Workers at Qld Children’s Hospital Rally for Fair Pay

A rally by Queensland unions was held at midday outside the Queensland Children’s Hospital in South Brisbane in support of United Voice workers fighting against wage theft.

Queensland Council of Unions General Secretary Ros McLennan said the stand taken by the workers at Medirest was on behalf of every other Australian worker in the same position— who are struggling to make ends meet in an economy geared to encourage wage theft, insecure work and low wage growth.

Queensland Council of Unions General Secretary Ros McLennan spoke to the crowd about the case of workers at Medirest and how it is being replicated right sround the country.

“What is happening to you is not fair. It isn’t right. And the entire Queensland union movement is proud to back you in,” said Ms McLennan.

“It seems that every day in this country there is another story about workers getting screwed, and I was horrified to hear that a company that makes more than a billion in profit is ripping off workers to the tune of $10 per hour. We need to change the rules.”  

Meeta and Bindi are cleaners at the hospital.

Meeta and Bindi are cleaners at the QLD Children’s Hospital. They want to know why their employer Medirest thinks it can pay them $10/hr less than workers doing the same work at other hospitals.

“The main thing is the pay, and the second thing is the way management treats the employees,” said Meeta.

“We are working in a hospital but they are treating us like kindergarten kids.”

Cleaning hospitals is a highly specialised job. Hospitals need perfectly clean and hygienic environments; around expensive and particular equipment; and around sick, frightened children and their even more worried parents.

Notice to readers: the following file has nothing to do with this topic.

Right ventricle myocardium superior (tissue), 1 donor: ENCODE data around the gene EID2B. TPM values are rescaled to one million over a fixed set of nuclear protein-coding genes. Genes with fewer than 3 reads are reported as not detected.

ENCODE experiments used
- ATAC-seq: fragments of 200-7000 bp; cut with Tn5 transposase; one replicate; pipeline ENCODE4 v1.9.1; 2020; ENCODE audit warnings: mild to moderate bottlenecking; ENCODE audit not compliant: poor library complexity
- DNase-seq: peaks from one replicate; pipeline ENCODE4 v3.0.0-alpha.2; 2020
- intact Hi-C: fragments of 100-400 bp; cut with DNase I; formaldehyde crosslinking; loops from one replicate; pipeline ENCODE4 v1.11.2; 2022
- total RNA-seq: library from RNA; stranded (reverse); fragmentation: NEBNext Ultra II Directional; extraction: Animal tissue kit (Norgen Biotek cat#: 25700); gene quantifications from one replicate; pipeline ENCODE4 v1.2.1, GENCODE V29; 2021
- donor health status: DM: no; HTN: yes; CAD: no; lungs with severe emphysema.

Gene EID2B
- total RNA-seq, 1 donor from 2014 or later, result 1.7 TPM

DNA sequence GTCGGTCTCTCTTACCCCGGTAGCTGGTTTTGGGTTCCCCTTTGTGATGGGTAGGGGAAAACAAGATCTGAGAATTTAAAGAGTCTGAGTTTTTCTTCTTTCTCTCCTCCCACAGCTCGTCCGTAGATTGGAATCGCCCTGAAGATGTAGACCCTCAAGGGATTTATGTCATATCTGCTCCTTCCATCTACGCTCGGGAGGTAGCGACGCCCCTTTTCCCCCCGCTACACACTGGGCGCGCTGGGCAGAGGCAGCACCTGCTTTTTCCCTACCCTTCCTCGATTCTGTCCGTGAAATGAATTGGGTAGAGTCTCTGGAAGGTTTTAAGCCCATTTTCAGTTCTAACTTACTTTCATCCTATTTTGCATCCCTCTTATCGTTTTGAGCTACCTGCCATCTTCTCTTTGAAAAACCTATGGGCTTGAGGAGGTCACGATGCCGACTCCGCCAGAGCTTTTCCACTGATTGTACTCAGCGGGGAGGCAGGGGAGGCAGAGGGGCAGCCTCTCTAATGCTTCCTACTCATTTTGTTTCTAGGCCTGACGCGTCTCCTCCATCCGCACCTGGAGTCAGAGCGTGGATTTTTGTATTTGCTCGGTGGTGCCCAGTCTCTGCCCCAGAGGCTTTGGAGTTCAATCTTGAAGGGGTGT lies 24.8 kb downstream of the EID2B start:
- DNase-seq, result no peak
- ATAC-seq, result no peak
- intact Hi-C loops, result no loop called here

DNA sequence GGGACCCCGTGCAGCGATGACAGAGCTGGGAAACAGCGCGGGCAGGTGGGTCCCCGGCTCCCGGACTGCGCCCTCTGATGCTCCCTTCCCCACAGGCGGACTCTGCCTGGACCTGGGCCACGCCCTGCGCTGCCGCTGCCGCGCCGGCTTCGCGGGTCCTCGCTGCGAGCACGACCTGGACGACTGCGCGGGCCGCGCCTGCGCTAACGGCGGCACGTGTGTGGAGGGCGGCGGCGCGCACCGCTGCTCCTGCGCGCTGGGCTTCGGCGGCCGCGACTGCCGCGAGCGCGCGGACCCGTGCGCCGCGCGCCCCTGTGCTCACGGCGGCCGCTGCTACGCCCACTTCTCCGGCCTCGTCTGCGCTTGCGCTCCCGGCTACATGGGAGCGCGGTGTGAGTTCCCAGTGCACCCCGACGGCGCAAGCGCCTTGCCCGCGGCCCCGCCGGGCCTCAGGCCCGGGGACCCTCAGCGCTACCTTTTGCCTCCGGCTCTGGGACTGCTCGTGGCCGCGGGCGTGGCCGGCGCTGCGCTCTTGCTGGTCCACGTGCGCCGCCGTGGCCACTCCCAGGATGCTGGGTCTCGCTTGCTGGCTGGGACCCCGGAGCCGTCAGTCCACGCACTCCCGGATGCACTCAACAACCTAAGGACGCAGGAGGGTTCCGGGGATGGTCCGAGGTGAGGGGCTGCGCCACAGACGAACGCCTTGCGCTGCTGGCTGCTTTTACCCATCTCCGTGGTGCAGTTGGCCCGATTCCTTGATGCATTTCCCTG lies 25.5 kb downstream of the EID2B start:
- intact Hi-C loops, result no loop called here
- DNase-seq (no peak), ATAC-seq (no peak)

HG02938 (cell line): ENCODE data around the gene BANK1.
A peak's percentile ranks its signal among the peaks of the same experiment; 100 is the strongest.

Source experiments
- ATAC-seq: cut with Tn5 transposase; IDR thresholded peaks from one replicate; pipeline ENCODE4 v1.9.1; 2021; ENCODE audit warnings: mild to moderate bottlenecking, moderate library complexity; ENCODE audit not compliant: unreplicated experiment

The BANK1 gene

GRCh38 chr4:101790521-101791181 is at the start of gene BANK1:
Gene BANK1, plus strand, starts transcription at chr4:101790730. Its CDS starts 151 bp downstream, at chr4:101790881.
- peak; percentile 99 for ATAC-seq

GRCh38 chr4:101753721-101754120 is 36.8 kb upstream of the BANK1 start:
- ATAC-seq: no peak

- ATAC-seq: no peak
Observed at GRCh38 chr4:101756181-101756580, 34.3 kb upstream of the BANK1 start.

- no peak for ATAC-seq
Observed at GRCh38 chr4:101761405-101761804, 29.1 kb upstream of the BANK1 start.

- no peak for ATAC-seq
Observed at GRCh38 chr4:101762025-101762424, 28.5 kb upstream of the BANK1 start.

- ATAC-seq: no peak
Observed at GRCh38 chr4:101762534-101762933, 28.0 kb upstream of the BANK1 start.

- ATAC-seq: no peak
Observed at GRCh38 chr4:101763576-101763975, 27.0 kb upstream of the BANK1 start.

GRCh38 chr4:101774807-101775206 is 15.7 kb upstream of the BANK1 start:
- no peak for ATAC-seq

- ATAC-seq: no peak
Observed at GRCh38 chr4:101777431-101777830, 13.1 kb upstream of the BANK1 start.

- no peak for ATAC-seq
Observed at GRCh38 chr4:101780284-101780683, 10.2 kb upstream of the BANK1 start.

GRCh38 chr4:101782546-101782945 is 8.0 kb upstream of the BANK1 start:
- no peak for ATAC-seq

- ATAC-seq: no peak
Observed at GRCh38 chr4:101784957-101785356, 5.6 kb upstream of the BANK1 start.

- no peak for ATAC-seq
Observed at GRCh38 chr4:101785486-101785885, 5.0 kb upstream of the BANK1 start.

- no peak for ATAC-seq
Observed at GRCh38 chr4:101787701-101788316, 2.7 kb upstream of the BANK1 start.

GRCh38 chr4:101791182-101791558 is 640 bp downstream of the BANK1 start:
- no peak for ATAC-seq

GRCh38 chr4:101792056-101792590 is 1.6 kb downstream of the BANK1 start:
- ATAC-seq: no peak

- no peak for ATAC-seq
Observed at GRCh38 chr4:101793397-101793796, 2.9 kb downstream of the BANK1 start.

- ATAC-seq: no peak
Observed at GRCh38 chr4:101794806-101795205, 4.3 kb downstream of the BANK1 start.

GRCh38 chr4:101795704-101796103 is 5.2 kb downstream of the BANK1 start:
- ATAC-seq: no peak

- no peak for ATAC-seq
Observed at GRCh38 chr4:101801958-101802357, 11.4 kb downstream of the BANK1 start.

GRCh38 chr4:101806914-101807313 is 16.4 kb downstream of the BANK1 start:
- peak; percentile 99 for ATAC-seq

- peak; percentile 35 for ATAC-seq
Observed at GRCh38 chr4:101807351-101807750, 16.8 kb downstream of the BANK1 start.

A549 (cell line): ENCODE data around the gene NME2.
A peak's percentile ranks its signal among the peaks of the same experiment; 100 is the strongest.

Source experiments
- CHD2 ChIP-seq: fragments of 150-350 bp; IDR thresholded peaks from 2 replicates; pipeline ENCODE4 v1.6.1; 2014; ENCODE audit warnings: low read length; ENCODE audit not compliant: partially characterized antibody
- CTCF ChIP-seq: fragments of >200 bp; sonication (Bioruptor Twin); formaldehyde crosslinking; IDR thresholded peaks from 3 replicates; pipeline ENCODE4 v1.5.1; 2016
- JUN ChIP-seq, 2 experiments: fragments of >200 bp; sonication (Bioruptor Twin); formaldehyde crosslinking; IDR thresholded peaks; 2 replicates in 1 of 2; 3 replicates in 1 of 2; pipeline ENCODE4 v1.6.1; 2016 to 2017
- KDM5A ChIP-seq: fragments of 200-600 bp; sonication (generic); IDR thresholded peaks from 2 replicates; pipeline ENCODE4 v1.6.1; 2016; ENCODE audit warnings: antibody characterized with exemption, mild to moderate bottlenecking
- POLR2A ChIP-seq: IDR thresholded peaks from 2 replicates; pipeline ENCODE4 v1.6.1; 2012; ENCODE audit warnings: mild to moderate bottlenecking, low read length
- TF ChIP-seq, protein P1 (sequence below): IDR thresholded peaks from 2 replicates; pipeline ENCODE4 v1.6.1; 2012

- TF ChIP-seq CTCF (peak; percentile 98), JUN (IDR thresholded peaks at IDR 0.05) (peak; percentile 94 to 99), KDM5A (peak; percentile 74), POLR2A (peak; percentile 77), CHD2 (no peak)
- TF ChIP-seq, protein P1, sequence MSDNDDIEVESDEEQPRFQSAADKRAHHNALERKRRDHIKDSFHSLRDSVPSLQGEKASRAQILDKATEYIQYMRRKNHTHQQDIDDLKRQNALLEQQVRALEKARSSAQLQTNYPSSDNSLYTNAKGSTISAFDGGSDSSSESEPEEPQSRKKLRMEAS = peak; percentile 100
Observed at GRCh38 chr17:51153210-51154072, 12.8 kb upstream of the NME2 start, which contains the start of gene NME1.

“Hospital cleaning is the highest standard you can get to,” said Bindi.

“I used to work in ED (The Emergency Department) with Meeta. In ED you have to clean up after trauma patients. “

That means blood. Pus. Bone. Bandages. Medical waste. Urine and faeces.  We are talking all of it.

“Not only that, but all of us have to go cytotoxic training because of the chemicals used for chemotherapy patients. We have to learn infectious clean — so dealing with all kinds of infections.  All these speciality skills and knowledge we have here — we aren’t getting paid for it.”

Despite these specialised skills and knowledge, cleaners like Meeta and Bindi are paid according to the Hospitality Industry (General) Award 2010 —  giving them $10/hr less than workers doing the exact same job at the Royal Brisbane Hospital — fewer than 6kms away in Herston.

Damien Davie is the Organiser with United Voice helping Medirest workers at the Queensland Children’s Hospital win their fight for fair pay.

Damien Davie with a Lead Organiser with United Voice.

“The core of this issue is that the system is broken and the rules need to change. We’ve got an agreement here that is based on the wrong award, that just slipped through the commission,” said Mr Davie.  

“In a system that works, you should be able to rectify that in a timely manner. It shouldn’t happen in the first place, but when it does it shouldn’t be a fight, it shouldn’t be a fuss to get people on the right award.“

Medirest was given the contract for cleaning at the hospital by the Newman LNP Government.  Its business model of profits-through-theft has become more common in Australia.

Medirest’s parent company Medirest Compass posted a profit of more than $1billion last year. It also has a track record when it comes to wage theft.  Just one month ago (January 2019) Medirest Compass was ordered to pay back more than £40,000 underpaid to their workers at Gosport War Memorial Hospital in the U.K.

Medirest and its parent company have form when it comes to underpaying workers.
https://www.portsmouth.co.uk/our-region/gosport/staff-at-gosport-hospital-owed-around-40-000-in-missing-pay-1-8763804


Bindi has a simple message for management at the hospital, for Medirest and for the Queensland Government.

“Quite frankly, I’m an asset to this company. The amount of time, effort, energy and work I’ve put in here, and all the training I’ve had, and all the extra training I’ve given to staff— to be paid $20 an hour is a bit of a joke.”

“Everyone here is entitled to dignity and respect. We provide essential services.  You can’t have kids being opened up for surgery in an unclean area and I don’t see why that shouldn’t be respected and we get paid accordingly.”

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